I spent 12 years working in initial teacher training in the UK, and recruitment was quite a large part of the job. Essential to know what questions you can and can't ask in an interview situation - so, for example, on one occasion I took a certain amount of flak from school based colleagues for recruiting a student close to retirement age who did not complete the course and caused a number of problems whilst with us. But the fact of the matter is that this person fulfilled all entry criteria, not to have admitted on the grounds of age would have been illegal under UK law.
And also our masters students are just about to return to their homes to undertake fieldwork for their dissertations. So I find myself commenting on drafts of questionnaires. I frequently find myself: given your research questions, what you are trying to find out, why do you need this question? This might be interesting to know, but it does not apparently relate to what you are saying you are trying to find out. If in doubt, delete!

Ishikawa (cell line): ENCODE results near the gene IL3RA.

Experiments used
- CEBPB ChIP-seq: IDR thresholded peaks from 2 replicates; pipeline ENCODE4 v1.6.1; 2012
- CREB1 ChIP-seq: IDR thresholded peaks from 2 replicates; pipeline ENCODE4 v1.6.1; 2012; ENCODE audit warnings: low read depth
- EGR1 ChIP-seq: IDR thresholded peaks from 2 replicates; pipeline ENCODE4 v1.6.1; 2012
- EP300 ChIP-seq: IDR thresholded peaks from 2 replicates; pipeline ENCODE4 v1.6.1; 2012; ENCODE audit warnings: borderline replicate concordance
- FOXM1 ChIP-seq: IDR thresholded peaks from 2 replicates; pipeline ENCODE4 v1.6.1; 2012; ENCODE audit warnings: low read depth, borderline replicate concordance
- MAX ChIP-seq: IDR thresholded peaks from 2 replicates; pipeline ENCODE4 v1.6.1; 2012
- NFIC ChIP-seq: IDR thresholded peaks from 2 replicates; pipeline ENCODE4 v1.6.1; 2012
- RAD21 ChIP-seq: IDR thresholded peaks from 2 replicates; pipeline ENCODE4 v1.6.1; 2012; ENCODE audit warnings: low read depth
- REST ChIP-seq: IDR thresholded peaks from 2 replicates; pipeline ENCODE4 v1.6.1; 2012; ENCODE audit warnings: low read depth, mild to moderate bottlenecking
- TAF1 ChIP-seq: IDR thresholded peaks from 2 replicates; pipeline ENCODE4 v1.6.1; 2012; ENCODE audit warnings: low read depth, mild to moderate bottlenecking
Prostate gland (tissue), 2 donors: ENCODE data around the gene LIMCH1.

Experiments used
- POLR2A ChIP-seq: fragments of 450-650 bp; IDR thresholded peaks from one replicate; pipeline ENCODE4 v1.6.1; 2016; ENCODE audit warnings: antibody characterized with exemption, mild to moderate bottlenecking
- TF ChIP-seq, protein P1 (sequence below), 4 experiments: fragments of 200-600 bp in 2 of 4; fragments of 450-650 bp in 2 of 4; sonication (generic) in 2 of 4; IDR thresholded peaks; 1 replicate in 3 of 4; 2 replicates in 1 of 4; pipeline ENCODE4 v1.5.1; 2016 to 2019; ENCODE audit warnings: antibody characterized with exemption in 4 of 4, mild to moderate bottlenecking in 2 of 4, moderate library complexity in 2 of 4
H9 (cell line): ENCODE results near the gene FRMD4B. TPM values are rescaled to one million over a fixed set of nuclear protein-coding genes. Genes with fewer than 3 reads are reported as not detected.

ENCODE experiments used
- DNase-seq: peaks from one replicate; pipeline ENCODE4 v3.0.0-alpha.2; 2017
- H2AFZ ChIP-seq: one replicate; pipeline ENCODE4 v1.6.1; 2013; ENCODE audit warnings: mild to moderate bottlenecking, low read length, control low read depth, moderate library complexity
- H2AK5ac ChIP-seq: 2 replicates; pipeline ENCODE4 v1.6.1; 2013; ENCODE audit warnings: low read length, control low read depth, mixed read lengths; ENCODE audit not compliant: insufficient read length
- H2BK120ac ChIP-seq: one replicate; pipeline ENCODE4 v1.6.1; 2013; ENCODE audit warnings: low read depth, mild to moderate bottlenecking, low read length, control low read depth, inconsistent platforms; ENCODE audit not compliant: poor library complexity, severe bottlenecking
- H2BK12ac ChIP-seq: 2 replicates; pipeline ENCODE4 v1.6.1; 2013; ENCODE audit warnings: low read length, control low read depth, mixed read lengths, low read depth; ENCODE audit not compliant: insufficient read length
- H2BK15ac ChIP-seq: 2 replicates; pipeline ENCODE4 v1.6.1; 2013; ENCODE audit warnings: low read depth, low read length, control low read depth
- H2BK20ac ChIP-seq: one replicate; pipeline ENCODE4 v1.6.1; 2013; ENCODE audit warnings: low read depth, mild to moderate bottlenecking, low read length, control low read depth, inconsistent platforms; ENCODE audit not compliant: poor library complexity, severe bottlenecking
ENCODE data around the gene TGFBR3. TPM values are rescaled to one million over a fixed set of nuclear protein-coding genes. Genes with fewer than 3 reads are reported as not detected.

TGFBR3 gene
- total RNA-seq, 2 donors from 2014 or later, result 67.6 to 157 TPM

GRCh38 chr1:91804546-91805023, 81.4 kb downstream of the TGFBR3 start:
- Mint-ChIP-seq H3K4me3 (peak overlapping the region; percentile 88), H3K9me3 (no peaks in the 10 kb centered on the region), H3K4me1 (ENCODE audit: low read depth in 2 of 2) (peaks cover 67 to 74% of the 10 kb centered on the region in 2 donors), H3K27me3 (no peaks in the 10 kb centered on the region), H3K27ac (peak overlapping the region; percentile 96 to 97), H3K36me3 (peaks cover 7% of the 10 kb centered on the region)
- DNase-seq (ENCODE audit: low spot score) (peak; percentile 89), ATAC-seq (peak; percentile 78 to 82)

So, what information do hotels need? Some larger hotels use emails as a means of keeping in touch with customers and encouraging repeat business, that seems fair enough and easy to understand. Questions to do with identity are fine if checked against passports / driving licences / other forms of identification. If undertaking surveys for market research fine, but make that explicit to the customer - and give the right to opt out of answering the question. Basic principle - ask the minimum number of questions you need to fulfil your purposes, with a clear rationale for each question asked. This applies both to hotel registration forms and my students' questionnaires.